To make sure that his educational ideas would be preserved for the future, he made arrangements for the fortune his success had brought him to be used to found a school in his native town of St Andrews. By selling some land he owned he was also able to give money to the neighbouring town of Cupar so that in the end he founded two schools. One is the present Bell Baxter High School in Cupar which was originally called Madras Academy. The other is Madras College in St Andrews. The senior part of the school is still on the original site in South Street where the modern school has grown up behind the impressive 1833 quadrangle.

There’s even a Madras tartan!

Code of conduct at the cinema

code of conduct%20small Code of conduct at the cinema

After gathering inputs from listeners far and wide, Simon Mayo and Mark Kermode of BBC Radio have compiled this bang-on code of conduct for cinema-goers.   Hearing some of the experiences people shared over the past few weeks have been enlightening:   one man’s child was thrown up on by the woman in the row behind them, another person had to endure the woman next to him getting up and exiting their row for five – yes, five – bathroom breaks, and on and on.

Can’t recommend Simon and Mark enough.   They’re smart and funny and carry on like an old married couple most of the time as they discuss movies on their weekly show.  

Sadly, even though Hindi films often make it to the UK Top Ten, those films are almost never discussed by the good doctors, owing to the fact that there’s practically never any advanced screening for the press.

Happy Diwali!

 Happy Diwali!

...or Deepavali, whichever floats your boat

Please, Mark Thompson, don’t take away my Raj & Pablo

 Please, Mark Thompson, dont take away my Raj & Pablo

I don’t know how many years it’s been since I started listening to the BBC Asian Network, but it’s been a while now.   I loved this station from the get-go for all the bhangra and the chat shows and the radio soap opera, and soon I was listening to it at work and downloading podcasts to take on the go.

And the biggest discovery for me was the irreverent pair Raj and Pablo and their weekly show about the Hindi fillum biz, Love Bollywood, and it became a staple for me.   I wouldn’t miss it for anything.   They have weekly call-ins from Bombay with Rajeev Masand for the latest gupshup and they also interview the biggest names in the biz.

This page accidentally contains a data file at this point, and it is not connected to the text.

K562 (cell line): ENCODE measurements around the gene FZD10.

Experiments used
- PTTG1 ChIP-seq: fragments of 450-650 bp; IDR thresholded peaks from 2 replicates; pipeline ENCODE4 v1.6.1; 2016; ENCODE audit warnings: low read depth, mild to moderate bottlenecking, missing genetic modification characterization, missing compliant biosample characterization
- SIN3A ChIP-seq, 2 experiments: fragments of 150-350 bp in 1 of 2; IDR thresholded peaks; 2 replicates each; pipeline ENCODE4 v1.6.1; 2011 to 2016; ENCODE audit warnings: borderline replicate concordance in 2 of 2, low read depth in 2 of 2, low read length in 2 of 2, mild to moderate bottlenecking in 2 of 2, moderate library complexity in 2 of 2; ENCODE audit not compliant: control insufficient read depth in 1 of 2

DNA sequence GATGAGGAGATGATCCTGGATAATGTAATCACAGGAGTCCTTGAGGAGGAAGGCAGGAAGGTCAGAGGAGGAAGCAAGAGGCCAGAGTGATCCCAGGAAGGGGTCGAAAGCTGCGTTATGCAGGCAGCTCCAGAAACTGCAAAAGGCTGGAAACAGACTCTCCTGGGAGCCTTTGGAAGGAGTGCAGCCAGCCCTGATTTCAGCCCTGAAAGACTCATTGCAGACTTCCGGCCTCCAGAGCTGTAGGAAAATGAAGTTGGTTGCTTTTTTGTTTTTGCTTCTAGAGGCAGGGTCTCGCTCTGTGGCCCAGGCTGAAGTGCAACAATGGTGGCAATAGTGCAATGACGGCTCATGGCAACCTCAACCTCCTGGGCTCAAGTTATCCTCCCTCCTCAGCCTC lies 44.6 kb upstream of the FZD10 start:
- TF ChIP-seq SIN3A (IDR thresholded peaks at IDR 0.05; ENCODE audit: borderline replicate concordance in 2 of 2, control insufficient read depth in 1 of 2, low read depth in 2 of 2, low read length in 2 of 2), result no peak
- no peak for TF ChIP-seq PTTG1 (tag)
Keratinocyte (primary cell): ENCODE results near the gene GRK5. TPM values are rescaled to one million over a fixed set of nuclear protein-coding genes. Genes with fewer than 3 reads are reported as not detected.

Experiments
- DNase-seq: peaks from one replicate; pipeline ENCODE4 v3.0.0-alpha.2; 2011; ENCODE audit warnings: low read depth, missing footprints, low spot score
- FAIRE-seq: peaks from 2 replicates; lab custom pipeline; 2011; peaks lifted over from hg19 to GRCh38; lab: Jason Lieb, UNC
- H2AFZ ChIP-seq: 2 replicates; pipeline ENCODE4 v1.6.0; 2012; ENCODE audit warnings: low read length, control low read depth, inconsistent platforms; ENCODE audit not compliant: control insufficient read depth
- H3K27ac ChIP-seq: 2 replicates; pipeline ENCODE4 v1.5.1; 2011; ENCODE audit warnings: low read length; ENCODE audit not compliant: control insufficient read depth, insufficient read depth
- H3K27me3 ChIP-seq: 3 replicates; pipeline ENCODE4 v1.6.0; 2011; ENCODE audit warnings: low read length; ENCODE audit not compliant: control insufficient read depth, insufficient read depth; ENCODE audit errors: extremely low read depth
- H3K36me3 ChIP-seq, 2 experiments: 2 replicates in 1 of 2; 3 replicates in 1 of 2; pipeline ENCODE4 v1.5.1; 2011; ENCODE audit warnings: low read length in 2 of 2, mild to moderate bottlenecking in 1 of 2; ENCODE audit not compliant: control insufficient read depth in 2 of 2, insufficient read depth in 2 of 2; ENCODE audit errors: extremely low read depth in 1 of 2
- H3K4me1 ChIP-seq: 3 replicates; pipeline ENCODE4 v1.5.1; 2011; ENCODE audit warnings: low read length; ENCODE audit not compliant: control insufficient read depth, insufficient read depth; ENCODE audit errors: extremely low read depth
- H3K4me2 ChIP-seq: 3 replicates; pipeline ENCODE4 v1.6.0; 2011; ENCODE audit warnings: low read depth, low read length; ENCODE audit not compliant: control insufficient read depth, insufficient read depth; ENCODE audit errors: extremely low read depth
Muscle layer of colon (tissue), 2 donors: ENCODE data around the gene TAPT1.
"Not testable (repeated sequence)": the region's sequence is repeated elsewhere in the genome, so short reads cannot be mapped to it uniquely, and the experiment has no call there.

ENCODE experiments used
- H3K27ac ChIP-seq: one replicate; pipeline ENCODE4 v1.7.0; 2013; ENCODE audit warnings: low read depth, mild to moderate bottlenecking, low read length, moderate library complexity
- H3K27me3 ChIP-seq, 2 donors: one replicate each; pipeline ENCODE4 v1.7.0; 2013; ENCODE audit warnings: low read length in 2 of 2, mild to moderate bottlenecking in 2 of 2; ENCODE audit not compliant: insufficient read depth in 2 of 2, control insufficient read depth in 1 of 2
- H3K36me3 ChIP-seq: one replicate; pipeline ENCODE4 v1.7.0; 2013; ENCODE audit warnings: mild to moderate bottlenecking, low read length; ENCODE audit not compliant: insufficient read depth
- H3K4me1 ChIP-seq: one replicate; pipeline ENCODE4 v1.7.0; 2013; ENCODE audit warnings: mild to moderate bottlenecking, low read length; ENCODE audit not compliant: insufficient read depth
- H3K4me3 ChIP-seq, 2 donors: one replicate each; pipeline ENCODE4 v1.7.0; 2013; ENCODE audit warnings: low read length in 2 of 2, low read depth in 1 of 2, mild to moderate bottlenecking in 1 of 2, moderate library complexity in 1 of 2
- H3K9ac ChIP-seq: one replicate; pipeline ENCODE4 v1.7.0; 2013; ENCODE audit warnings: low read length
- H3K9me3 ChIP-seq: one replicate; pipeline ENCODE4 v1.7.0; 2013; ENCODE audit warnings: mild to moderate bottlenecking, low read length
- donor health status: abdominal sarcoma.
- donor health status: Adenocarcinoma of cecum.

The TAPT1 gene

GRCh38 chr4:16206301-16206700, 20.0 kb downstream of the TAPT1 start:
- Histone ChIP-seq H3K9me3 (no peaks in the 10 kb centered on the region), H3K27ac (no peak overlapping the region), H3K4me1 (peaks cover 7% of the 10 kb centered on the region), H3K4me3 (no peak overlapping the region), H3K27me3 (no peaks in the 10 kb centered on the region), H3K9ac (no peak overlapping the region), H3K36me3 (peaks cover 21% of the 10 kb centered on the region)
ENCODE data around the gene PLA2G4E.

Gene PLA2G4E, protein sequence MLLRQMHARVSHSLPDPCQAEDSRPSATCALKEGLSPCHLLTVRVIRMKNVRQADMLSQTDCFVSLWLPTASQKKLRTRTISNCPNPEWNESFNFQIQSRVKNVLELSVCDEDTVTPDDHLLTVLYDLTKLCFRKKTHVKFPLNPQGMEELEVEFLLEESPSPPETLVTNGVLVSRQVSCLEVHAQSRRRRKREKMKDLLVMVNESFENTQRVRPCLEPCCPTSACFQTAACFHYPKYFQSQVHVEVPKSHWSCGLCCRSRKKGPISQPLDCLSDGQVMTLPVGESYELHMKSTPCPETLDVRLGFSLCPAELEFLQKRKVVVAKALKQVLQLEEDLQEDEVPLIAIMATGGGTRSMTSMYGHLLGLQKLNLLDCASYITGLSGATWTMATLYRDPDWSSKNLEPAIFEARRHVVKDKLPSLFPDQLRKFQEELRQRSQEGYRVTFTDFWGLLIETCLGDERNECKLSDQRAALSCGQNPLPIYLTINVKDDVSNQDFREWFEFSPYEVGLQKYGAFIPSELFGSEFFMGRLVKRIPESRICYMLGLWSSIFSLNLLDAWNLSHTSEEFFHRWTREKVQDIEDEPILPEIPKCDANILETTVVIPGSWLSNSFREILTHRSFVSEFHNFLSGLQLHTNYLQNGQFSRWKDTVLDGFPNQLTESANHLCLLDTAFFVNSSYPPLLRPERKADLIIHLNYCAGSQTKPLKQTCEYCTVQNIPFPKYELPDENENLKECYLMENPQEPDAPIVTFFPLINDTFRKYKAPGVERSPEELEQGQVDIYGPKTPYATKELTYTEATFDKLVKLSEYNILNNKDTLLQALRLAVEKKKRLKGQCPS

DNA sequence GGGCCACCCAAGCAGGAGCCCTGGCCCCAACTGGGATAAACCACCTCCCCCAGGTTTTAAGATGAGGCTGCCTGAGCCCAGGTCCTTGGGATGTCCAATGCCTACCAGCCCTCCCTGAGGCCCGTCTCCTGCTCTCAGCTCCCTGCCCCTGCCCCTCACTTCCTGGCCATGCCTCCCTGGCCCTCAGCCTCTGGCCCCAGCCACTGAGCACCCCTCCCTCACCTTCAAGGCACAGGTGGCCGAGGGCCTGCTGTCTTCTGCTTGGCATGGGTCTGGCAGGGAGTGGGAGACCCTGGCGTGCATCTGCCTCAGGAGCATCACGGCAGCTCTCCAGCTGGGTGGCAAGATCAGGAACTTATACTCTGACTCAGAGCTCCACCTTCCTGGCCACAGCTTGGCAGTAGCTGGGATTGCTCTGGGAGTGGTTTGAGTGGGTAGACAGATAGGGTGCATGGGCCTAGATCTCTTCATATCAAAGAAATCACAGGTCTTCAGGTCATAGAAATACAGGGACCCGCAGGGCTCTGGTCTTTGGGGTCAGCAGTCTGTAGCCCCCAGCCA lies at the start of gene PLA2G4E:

I was saddened and concerned to hear that the entire BBC Asian Network may be shut down as part of the Beeb’s cost-cutting measures.

Given how large the South Asian community is in the UK, and how far back the community’s roots in the UK go, it seems terribly impolitic for the BBC to even consider doing away with the rich and varied offerings of this station.   It’s quite a distinction to have an entire BBC Network devoted to the community, and if I were Asian, it’d feel like a slight to see it on the chopping block all of a sudden.

If you’d like to learn the latest news about what’s being done to influence the BBC before they make a final decision, and find out how you can get involved, visit the Save the Asian Network website.

When the Denver Nuggets met B’wood

Renu When the Denver Nuggets met Bwood

On November 24th, at the Denver Nuggets – NJ Nets game halftime, Denver dance doyenne (and instructor) Renu Kansal took to the floor of the Pepsi Center with her Bollywood West troupe to perform.

I had been anticipating this event almost as much as they all had, since Renu had entrusted Top Secret discussions of musical choices with a few Bollywood Fugly friends some two months or so back.   The merits of pieces like Maarjani (from Billu Barber) and Mauja hi mauja (from Jab We Met) were debated against those of Rangeeli Raat (Money Hai to Honey Hai) and Mourya Re (Don – The Chase Begins).

In the end, the final line-up was Mourya Re, Mauja and Jai Ho.

With the Big Night now behind her, I asked Renu to tell me all about it:

Btw, the Nuggets won 101 – 87.   Were they so pumped from the exhilarating Hindi film music that they thundered on to victory?   I’m just sayin’……

halftime%201%20v2 When the Denver Nuggets met Bwood

Maria: How did you feel out there?   Did it all go by really fast?   Or did time seem to slow down?   Were you watching the audience faces?   Any little missteps or surprises? [Read more...]